The sheet 313 has thereon a pattern of thin and flexible copper strips or runs of relatively narrow width. These include a circular coil portion 326 of one turn provided around the hole 316 on the front of the sheet 313, spiral coil portions 327 and 328 of five turns each provided around the holes 320 and 321 on the front side of the sheet, and spiral coil portions 329 and 330 of five turns each provided around the holes 320 and 321 on the rear side of the sheet. Adjacent the hole 320 is a small plated-through hole 334 which electrically connects the radially inner end of the spiral coil portion 327 with the radially inner end of the spiral coil portion 329. A similar small plated-through hole 335 is provided adjacent the hole 321, and electrically connects the radially inner end of the spiral coil portion 328 to the radially inner end of the spiral coil portion 330.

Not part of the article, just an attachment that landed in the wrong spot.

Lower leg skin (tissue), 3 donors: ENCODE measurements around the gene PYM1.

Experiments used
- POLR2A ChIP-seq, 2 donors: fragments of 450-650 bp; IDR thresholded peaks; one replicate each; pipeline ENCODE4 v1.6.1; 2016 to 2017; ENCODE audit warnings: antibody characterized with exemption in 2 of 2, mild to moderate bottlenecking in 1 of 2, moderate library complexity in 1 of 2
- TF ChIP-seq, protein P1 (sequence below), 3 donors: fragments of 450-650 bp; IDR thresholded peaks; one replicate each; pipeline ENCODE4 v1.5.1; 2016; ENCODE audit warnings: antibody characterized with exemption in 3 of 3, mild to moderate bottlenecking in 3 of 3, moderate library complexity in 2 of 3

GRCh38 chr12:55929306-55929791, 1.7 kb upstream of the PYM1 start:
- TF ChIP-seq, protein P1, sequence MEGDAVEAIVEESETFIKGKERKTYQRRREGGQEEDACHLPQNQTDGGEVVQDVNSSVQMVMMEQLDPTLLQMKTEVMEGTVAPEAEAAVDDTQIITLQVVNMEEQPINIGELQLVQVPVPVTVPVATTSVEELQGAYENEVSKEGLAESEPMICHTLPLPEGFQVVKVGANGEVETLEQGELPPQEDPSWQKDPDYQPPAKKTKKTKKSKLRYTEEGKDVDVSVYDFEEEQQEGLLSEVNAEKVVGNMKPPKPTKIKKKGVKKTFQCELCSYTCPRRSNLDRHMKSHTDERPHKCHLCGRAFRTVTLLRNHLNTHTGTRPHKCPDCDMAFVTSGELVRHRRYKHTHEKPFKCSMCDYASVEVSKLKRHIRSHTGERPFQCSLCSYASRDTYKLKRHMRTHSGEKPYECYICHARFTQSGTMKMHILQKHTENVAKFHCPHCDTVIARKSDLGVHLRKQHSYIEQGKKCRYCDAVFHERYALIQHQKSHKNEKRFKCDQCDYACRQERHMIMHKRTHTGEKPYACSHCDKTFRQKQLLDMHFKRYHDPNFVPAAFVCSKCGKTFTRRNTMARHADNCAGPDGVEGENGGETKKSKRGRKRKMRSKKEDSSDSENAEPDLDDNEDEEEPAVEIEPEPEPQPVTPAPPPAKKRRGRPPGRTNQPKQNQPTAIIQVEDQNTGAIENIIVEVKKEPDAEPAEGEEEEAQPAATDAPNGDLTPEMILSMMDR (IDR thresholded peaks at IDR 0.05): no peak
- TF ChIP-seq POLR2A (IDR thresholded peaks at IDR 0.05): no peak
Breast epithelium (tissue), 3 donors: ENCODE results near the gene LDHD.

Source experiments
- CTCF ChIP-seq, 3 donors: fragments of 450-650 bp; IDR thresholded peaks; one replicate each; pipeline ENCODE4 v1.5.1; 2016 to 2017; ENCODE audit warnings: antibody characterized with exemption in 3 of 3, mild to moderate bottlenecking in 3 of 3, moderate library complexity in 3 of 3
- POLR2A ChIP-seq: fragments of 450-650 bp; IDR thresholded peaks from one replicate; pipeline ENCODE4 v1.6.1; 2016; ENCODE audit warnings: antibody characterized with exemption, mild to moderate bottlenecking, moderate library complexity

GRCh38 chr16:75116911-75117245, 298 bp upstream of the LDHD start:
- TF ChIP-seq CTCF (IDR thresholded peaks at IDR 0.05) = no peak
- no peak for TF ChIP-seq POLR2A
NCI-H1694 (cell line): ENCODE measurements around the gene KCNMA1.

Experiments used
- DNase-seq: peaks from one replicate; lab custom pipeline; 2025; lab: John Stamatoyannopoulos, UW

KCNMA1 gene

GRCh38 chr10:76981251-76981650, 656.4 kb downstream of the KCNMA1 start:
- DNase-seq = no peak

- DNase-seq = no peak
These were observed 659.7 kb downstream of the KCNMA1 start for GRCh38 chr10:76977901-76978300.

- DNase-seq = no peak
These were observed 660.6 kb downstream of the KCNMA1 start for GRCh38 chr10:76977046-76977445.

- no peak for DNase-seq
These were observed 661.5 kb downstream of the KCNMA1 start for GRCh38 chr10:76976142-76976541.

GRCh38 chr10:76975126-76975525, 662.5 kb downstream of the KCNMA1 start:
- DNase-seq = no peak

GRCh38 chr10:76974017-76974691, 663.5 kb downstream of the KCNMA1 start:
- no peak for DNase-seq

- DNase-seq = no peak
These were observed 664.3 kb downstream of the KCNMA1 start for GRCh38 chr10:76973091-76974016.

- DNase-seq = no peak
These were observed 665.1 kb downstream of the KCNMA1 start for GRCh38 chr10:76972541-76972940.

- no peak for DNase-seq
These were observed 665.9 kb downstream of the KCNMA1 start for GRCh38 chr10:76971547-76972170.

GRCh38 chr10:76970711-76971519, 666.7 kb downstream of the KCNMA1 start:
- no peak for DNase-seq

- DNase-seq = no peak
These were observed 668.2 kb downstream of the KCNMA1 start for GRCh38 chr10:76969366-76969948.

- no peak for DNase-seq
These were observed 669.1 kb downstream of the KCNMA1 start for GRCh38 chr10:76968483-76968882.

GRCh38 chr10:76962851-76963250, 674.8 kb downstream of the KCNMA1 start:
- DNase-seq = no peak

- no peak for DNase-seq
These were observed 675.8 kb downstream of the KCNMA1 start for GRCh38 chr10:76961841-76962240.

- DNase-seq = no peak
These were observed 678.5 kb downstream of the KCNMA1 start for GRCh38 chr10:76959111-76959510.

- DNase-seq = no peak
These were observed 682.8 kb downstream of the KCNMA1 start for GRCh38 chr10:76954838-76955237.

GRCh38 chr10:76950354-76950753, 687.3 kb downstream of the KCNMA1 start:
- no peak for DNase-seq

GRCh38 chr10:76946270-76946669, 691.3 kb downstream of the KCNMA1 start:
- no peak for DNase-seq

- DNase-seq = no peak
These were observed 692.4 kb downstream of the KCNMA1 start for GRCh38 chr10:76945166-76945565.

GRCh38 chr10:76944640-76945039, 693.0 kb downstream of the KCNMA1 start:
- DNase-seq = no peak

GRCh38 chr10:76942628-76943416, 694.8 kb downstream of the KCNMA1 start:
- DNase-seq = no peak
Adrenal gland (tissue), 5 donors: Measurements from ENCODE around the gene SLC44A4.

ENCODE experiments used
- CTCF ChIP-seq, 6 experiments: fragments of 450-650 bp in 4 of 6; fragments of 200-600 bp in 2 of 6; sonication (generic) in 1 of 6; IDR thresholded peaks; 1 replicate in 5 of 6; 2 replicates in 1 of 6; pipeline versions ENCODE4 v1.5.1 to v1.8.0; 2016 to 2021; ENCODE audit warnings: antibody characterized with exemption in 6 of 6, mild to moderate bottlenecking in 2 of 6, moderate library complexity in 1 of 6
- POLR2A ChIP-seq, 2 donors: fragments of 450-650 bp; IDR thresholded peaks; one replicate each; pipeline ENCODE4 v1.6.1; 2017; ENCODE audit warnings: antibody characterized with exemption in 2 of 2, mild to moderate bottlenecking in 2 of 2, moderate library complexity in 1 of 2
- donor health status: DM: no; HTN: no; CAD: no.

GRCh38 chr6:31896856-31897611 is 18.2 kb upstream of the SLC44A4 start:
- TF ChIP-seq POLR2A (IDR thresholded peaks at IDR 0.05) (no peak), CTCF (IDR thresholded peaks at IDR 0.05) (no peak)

The copper runs also include strips which electrically connect the coils in series, such as strip 336 which is provided on the rear side of the sheet 313 and connects the radially outer ends of spiral coil portions 329 and 330. On the front side of the sheet, as shown in FIG. 16, the copper runs include a strip 337 which connects the radially outer end of spiral coil portion 327 to one end of the circular coil portion 326, a strip 338 which connects the opposite end of the circular coil portion 326 to a plated-through connection hole 341 provided through the sheet 313 adjacent a side edge thereof, and a run 339 which connects the radially outer end of coil portion 328 to a further plated-through connection hole 342 provided adjacent the hole 334. The run 337 has a portion routed to extend parallel to and closely adjacent a portion of the run 338, so that electromagnetic fields generated by these adjacent portions of the runs will effectively cancel each other. For similar reasons, the portions of runs 338 and 339 extending to the holes 341 and 342 are parallel and closely adjacent, and run 336 and a portion of run 339 (disposed on opposite sides of the sheet) are parallel and closely adjacent.